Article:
It Is Done

habitat letter (1 of 1)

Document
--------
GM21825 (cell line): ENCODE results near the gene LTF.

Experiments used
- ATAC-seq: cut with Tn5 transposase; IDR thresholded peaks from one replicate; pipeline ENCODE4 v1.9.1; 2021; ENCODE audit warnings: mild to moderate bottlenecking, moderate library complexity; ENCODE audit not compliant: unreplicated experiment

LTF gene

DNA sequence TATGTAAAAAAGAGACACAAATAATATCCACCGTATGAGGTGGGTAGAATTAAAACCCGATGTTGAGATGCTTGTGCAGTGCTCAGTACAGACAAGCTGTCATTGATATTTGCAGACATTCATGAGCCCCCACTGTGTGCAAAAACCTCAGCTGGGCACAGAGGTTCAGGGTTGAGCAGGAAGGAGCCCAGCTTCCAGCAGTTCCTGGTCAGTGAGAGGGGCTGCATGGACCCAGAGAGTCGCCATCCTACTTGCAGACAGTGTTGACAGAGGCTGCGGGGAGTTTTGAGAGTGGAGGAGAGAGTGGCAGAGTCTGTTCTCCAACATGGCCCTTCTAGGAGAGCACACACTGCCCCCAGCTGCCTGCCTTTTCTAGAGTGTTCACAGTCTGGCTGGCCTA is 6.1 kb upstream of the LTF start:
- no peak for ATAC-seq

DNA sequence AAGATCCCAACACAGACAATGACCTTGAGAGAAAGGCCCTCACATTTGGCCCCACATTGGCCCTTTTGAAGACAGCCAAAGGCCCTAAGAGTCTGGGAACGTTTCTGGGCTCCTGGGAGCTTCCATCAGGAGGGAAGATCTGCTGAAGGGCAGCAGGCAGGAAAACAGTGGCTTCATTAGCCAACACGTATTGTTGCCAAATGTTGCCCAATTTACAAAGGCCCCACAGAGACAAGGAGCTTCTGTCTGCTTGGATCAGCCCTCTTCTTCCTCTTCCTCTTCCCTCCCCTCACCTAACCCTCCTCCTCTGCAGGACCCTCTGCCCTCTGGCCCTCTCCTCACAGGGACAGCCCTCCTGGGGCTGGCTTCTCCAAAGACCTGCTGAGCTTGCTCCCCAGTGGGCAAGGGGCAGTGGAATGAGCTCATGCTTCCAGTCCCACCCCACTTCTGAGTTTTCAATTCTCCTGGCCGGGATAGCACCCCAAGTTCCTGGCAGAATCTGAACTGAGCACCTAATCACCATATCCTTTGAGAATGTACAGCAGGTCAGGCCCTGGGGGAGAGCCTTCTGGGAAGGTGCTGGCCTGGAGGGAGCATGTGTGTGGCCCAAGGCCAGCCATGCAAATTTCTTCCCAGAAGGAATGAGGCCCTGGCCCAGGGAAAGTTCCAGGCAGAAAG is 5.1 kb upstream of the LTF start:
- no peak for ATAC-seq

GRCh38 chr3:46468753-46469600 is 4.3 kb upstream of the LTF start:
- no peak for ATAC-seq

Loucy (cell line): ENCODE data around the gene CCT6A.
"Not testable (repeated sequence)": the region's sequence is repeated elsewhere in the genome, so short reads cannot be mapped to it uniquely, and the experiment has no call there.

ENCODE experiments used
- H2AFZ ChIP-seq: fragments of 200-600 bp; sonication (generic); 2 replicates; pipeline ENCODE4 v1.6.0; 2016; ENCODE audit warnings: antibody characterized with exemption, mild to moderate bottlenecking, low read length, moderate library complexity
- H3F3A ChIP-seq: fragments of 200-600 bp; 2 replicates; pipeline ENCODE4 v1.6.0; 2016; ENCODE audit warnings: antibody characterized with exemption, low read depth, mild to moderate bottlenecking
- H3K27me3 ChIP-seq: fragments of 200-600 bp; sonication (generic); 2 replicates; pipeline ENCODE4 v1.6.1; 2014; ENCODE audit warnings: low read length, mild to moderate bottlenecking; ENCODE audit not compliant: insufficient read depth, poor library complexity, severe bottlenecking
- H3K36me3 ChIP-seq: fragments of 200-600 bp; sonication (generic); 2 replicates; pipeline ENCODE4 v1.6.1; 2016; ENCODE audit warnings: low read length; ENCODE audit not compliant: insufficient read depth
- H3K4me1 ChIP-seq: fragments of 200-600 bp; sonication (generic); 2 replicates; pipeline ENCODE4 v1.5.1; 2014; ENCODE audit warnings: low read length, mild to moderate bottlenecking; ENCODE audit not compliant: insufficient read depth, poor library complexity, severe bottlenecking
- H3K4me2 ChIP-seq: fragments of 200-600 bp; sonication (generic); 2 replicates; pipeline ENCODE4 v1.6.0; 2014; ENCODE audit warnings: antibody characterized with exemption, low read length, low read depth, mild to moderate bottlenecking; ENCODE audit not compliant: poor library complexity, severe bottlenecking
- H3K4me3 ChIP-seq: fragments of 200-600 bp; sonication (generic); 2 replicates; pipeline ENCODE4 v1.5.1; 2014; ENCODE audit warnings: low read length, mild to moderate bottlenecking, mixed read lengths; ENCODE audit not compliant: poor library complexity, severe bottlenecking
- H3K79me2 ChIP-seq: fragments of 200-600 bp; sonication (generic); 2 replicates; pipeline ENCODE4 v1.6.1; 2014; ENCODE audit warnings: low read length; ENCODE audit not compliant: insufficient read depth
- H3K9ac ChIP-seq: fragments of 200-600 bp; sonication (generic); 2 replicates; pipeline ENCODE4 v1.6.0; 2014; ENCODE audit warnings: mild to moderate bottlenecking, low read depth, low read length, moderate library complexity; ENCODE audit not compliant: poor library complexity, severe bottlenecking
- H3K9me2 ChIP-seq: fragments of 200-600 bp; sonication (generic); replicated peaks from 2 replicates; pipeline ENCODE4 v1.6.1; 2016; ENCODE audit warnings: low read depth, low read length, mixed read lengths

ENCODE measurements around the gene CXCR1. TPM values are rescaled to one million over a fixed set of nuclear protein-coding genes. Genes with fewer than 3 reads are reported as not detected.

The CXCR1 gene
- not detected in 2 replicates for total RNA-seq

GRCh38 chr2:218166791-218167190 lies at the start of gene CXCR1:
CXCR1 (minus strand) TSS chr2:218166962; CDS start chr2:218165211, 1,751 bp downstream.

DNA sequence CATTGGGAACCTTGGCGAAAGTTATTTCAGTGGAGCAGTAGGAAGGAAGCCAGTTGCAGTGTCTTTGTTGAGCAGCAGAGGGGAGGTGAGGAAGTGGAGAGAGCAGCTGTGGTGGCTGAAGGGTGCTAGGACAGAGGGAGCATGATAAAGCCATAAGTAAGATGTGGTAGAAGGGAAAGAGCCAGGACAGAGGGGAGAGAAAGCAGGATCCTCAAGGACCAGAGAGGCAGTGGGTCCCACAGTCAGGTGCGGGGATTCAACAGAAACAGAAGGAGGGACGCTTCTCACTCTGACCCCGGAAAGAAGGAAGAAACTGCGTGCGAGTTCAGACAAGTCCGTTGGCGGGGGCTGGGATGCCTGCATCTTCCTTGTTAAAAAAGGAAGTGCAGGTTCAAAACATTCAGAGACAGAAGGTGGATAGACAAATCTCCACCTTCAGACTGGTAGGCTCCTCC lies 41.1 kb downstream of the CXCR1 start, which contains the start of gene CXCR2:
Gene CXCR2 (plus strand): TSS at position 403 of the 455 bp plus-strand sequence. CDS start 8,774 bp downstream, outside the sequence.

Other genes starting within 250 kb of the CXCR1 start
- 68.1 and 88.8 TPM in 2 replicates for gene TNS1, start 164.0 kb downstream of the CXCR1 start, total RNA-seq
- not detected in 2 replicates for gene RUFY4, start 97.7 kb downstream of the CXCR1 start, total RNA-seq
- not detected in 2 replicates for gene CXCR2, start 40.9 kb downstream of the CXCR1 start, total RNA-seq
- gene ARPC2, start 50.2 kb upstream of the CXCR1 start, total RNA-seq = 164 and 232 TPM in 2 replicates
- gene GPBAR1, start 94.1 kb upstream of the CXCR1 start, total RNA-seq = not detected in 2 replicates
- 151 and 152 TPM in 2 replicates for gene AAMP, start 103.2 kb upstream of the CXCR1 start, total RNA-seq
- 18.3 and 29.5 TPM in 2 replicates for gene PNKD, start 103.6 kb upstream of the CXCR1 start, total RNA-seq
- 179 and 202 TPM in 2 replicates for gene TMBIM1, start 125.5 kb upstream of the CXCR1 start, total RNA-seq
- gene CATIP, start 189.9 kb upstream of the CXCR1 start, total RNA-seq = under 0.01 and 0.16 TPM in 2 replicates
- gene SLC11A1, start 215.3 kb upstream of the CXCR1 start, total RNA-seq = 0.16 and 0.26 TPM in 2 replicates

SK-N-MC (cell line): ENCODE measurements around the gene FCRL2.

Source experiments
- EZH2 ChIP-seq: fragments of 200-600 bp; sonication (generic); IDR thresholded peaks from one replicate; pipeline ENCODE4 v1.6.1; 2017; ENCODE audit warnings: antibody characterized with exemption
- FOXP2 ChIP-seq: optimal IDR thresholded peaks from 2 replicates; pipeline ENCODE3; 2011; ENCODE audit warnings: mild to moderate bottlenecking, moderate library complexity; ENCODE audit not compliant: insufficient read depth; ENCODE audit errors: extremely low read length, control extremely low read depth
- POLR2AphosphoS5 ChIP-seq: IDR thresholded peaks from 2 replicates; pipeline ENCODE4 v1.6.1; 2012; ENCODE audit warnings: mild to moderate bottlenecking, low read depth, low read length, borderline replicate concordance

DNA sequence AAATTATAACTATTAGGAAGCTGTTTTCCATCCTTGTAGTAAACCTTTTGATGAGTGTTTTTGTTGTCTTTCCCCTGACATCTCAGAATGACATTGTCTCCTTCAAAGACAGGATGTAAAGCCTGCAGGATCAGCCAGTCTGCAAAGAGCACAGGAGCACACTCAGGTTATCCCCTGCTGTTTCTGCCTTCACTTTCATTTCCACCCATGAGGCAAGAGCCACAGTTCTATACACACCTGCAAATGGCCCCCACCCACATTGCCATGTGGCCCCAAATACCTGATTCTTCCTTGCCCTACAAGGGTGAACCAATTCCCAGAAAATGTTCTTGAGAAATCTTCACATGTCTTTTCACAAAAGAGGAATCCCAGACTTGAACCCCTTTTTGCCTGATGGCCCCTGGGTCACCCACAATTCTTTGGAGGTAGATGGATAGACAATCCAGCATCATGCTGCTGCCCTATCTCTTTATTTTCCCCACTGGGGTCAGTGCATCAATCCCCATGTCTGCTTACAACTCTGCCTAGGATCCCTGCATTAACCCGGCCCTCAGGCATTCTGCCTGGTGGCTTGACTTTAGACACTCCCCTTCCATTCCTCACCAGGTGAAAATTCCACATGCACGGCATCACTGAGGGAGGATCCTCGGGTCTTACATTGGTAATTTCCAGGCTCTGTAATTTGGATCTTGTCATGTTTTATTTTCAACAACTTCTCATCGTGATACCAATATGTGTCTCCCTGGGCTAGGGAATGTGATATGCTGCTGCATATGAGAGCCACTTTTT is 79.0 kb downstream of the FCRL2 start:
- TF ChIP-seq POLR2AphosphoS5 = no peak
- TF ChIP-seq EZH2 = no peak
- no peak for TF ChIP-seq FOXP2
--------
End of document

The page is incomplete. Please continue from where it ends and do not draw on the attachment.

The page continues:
The wood, knotty pine, worn and dried from 100 years of giving structure to summer, cracked and shattered in response to pressure from an 8 ton excavator’s tooth edged bucket.teeth (1 of 1) Diesel fumes mixed with wood chips as windows, doors, and shower stalls were separated from their purpose. As walls  were destroyed, the two story house wobbled slightly in a vain effort to forestall the inevitable. Having stood this long in gallant service, sheltering it’s family, reluctance kept it standing in spite of losing a wall and corner. The porch fell easily. French doors cracked. Rubber treads moved the excavator robotically to the southern corner looking for the crux, searching for weakness. Corner posts of cedar succumbed, tongue and grove floors splintered. The house wobbled again, unsure of it’s footing, with nowhere to retreat. The excavator set upon  the southern corner, as the big house, devoid of much of it’s first floor, weakened but still proud, shuddered a last time and slowly collapsed to its knees with a heart rendering crunch.

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